(d) Foster partnerships between community partners, including farmers, businesses, and nonprofit and philanthropic organizations.
(e) Identify distribution barriers that affect limited food access, including, but not limited to, shortage of food retail outlets, limited store capacity, high distribution costs, and lack of capital funding opportunities, and work to overcome those barriers through the following:
(1) Encouraging food hubs or other aggregation systems.
(2) Coordinating institutional food procurement and buying practices.
(3) Increasing access to information, technical assistance, and resources, including developing opportunities through the California Healthy Food Financing Initiative (Article 3 (commencing with Section 104660) of Chapter 2 of Part 3 of Division 103 of the Health and Safety Code) in the office of the Treasurer.
(f) Identify opportunities and provide technical assistance for collaboration between farmers, regional and local food banks, partner agencies, and nonprofit charitable organizations in the gleaning, collection, and distribution of agricultural products for the purposes of reducing hunger and increasing access to healthy foods.
(g) Identify informational resources and organizations to provide technical assistance on small scale and backyard farming, community gardens, and other agricultural products for residents of underserved communities.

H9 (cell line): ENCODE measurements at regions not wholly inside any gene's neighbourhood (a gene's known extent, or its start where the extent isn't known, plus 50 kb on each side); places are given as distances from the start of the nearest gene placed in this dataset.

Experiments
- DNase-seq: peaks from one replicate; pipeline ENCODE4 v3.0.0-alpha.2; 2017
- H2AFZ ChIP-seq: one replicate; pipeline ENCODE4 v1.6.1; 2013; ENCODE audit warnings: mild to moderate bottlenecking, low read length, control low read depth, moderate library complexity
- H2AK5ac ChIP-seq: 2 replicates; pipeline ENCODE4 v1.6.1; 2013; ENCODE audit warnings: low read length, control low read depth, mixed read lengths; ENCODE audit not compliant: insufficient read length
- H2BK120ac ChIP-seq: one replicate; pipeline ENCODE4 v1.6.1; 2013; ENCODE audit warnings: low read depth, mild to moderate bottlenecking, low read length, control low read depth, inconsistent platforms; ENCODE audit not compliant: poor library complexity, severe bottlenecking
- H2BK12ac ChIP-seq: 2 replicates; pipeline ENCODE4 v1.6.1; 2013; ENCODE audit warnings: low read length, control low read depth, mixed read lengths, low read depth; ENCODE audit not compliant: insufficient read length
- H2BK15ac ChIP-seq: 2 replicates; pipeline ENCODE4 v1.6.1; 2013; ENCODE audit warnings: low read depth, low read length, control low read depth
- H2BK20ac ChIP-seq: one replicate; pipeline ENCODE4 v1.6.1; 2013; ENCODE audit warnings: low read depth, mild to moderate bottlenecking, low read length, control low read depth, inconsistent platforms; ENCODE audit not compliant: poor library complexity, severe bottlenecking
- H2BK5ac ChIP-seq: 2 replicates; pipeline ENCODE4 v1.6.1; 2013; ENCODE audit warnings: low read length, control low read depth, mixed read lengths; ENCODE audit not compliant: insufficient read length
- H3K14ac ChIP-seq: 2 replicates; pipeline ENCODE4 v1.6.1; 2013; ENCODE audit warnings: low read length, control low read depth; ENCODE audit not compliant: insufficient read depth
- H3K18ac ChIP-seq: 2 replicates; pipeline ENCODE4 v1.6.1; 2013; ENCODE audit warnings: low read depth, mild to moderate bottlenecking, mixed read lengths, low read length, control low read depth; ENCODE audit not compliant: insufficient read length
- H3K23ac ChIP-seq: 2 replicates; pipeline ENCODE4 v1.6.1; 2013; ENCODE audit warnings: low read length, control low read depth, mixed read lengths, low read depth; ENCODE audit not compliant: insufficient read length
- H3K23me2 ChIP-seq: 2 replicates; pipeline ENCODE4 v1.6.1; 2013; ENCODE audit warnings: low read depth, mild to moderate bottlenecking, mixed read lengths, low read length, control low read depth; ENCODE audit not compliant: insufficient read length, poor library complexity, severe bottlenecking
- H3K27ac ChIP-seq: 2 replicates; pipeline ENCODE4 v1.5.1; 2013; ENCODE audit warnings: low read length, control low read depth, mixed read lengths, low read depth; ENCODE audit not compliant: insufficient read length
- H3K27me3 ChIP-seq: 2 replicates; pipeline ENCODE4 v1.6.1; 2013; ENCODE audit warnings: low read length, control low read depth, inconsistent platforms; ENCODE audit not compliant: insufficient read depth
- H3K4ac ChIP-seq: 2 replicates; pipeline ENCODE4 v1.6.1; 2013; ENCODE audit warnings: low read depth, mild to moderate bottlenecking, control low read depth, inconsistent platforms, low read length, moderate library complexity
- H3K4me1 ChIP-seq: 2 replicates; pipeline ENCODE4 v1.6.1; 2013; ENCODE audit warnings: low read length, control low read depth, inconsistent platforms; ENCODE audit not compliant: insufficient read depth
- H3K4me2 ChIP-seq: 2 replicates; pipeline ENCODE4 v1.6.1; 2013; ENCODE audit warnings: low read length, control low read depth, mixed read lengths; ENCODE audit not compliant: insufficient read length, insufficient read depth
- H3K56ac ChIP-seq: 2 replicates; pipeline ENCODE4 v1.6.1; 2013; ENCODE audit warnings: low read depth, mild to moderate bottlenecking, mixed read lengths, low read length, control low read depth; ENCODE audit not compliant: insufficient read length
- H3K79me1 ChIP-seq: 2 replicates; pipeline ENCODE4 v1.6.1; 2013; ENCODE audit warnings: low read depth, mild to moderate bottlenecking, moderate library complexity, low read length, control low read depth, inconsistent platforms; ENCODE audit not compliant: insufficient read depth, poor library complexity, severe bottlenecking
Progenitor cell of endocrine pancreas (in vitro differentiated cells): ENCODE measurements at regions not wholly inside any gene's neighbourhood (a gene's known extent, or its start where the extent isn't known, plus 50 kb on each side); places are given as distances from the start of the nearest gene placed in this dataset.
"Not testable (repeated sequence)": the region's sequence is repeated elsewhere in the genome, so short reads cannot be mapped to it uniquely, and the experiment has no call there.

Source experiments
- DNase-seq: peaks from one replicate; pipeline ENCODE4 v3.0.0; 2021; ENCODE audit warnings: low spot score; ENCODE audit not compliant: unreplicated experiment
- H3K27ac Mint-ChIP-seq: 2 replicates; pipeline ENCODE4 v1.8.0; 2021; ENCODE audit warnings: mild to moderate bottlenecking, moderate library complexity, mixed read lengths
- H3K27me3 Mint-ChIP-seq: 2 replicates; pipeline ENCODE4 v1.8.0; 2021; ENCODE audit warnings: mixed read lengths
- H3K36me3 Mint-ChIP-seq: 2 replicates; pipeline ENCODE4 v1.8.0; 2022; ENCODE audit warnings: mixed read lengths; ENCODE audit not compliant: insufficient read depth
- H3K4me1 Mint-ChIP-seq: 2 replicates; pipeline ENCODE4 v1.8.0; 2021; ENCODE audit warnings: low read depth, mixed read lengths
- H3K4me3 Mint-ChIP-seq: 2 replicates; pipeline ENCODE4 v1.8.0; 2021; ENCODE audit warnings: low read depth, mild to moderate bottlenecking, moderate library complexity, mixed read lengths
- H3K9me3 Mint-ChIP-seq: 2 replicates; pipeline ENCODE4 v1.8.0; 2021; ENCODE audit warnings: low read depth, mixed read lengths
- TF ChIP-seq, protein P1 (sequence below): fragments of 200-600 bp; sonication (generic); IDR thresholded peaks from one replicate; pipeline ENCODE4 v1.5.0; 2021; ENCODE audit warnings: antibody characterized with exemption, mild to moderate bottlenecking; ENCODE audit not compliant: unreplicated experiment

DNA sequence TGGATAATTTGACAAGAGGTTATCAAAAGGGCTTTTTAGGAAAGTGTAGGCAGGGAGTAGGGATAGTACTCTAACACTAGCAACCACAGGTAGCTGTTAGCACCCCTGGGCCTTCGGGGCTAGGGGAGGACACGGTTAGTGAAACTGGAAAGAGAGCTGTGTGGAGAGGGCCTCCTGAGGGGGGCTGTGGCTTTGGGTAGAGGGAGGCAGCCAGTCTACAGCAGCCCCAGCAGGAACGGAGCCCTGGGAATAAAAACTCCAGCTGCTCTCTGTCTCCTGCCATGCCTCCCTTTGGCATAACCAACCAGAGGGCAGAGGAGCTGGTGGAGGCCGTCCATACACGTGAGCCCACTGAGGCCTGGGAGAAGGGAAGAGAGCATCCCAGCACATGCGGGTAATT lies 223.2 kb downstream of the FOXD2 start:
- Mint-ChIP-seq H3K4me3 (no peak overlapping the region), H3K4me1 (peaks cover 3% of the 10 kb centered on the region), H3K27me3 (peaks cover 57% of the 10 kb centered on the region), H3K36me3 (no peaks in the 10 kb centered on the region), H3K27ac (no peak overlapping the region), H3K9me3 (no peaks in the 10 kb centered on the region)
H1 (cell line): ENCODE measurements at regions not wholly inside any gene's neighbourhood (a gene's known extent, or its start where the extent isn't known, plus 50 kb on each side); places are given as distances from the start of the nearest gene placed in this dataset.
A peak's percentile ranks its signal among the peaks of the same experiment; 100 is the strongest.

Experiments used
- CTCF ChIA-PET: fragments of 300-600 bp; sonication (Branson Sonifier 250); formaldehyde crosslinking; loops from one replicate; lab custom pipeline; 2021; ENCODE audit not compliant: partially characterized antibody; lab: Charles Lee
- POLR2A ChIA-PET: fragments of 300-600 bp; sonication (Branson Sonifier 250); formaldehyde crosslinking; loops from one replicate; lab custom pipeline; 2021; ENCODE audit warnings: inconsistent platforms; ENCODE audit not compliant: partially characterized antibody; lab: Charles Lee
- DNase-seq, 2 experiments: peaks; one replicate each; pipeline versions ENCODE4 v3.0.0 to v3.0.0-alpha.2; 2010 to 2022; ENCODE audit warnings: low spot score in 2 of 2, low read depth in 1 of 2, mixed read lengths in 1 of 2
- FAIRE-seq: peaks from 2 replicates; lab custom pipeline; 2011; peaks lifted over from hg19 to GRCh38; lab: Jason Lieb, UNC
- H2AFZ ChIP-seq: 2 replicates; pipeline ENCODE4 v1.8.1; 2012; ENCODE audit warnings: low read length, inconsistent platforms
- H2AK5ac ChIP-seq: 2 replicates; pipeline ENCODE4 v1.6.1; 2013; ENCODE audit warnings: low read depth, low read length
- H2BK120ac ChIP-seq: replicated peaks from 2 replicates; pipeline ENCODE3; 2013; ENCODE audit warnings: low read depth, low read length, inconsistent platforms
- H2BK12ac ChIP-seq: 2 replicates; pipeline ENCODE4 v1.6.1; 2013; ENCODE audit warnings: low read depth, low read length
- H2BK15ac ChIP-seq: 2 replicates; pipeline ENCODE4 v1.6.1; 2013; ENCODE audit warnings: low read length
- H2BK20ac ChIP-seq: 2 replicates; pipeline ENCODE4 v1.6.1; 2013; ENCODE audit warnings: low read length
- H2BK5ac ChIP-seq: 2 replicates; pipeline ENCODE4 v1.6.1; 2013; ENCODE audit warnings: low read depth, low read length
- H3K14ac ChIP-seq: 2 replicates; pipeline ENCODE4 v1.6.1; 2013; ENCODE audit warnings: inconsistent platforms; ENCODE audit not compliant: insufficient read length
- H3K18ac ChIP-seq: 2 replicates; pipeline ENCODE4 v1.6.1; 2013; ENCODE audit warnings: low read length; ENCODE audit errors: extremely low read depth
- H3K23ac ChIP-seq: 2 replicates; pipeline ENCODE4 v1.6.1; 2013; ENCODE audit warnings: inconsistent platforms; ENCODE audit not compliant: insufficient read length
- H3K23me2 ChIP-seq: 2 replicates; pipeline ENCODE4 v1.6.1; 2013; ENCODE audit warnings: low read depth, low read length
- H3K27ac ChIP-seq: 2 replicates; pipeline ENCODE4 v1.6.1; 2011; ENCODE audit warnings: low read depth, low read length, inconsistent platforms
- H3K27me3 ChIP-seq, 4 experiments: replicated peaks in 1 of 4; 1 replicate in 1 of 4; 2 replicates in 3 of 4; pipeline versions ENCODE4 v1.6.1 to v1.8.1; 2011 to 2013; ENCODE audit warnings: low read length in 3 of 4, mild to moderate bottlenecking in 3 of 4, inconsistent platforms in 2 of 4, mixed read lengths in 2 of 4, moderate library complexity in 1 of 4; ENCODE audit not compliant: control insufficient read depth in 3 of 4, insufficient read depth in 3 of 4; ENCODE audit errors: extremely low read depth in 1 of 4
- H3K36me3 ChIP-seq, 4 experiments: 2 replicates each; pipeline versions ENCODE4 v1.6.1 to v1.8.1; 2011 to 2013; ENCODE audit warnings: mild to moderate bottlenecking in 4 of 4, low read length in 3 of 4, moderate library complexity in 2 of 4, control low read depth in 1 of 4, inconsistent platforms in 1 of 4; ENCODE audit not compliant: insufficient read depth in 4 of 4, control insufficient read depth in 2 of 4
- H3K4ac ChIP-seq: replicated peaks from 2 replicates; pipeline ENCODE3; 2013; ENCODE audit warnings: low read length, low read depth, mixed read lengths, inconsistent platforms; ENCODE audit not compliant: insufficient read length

(h) Identify opportunities for collaboration with community organizations, social services, and partner agencies to provide cooking and nutrition education classes to residents of underserved communities.
(i) Coordinate with school districts and representatives to do the following:
(1) Provide tools to facilitate relationships between local producers and school food procurement personnel, and encourage opportunities to incorporate best purchasing practices such as Good Agricultural Practices (GAP) certification and insurance.
(2) Increase the nutritional profile of foods provided in schools.
(3) Increase access to nutrition education programs and information in schools.
 (a) There is hereby created the Farm to Fork Account in the Department of Food and Agriculture Fund that shall consist of money made available from federal, state, industry, philanthropic, and private sources.
(b) Notwithstanding Section 13340 of the Government Code, all money deposited in the Farm to Fork Account is hereby continuously appropriated to the department without regard to fiscal years to carry out the purposes of this chapter.
 (a) In any fiscal year in which funds are received into or expended from the Farm to Fork Account, the department, no later than December 31 following the close of the fiscal year, shall submit to the Legislature an overview of the account’s income and expenditures.
(b) A report to be submitted pursuant to this section shall be submitted in compliance with Section 9795 of the Government Code.
(c) Pursuant to Section 10231.5 of the Government Code, this section is repealed on January 1, 2020.